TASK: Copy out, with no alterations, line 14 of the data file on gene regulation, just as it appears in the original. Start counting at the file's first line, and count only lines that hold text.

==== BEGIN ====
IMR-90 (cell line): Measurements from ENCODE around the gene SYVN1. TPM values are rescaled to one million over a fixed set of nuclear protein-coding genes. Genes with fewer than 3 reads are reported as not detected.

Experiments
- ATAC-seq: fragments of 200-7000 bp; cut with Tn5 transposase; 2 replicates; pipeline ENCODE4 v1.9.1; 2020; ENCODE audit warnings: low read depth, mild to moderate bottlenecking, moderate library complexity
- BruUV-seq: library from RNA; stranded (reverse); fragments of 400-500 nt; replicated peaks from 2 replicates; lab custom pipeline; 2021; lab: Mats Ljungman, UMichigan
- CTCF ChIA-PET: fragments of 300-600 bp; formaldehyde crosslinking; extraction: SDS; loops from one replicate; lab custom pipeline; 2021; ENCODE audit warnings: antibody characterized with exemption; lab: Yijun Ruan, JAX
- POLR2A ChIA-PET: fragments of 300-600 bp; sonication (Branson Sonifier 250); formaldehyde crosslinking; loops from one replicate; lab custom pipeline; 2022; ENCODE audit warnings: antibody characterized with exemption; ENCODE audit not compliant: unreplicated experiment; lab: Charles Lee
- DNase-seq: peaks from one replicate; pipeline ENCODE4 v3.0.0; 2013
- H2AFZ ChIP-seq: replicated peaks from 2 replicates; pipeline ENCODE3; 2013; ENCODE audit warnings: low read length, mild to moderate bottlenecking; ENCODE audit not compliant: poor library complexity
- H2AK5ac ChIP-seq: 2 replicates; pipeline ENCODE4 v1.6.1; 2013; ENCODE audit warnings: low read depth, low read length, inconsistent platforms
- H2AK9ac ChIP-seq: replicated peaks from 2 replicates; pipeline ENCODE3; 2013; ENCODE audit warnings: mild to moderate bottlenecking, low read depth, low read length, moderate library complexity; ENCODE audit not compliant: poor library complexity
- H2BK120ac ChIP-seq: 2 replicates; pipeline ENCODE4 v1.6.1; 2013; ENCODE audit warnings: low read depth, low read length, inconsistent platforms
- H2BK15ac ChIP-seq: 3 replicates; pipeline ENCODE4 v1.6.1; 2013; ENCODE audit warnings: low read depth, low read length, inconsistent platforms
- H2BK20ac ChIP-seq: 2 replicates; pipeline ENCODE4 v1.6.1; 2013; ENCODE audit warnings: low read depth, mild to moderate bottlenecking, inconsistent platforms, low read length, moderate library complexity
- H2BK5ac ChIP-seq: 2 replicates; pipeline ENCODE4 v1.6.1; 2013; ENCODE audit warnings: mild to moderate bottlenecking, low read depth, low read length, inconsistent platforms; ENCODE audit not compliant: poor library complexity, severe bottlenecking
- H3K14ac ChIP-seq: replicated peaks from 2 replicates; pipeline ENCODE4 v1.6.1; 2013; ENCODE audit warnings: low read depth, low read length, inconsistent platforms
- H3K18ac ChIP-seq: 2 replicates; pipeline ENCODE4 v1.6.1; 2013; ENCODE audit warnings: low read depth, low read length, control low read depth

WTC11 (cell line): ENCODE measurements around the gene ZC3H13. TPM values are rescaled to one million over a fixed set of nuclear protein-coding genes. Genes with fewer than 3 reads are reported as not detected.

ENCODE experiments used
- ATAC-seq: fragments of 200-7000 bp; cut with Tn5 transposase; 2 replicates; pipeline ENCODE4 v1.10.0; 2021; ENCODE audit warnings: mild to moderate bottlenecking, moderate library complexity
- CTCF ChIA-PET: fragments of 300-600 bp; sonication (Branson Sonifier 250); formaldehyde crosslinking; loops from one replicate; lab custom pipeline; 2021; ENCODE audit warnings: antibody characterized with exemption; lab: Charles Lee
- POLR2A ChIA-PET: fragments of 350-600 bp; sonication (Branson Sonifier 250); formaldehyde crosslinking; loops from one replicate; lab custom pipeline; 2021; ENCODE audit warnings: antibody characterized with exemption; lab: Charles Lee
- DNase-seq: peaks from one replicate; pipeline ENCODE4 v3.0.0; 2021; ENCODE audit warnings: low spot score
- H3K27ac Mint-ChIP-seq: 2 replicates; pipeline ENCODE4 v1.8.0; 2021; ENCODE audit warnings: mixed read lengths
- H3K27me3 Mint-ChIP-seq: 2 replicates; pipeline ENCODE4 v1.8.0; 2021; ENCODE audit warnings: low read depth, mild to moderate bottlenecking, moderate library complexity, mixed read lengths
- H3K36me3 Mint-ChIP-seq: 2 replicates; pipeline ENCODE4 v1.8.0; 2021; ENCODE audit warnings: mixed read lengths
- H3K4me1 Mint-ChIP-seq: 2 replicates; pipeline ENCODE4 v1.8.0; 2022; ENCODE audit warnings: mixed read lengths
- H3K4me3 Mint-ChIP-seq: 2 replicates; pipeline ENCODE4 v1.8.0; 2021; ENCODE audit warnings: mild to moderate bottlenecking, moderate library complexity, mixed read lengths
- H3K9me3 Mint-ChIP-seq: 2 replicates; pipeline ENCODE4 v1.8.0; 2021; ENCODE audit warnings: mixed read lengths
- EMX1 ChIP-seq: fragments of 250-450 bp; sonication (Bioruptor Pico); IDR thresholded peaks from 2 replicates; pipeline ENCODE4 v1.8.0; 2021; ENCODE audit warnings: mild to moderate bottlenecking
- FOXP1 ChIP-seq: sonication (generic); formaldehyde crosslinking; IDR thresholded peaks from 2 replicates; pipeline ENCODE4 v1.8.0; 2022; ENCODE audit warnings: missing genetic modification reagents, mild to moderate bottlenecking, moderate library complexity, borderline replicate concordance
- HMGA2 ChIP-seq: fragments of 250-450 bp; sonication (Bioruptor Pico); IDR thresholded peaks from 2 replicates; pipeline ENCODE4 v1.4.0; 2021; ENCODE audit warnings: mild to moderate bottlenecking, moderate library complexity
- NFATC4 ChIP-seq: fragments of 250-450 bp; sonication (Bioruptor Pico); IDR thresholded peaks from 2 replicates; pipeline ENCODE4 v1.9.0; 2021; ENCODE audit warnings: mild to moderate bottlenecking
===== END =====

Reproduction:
- H2BK5ac ChIP-seq: 2 replicates; pipeline ENCODE4 v1.6.1; 2013; ENCODE audit warnings: mild to moderate bottlenecking, low read depth, low read length, inconsistent platforms; ENCODE audit not compliant: poor library complexity, severe bottlenecking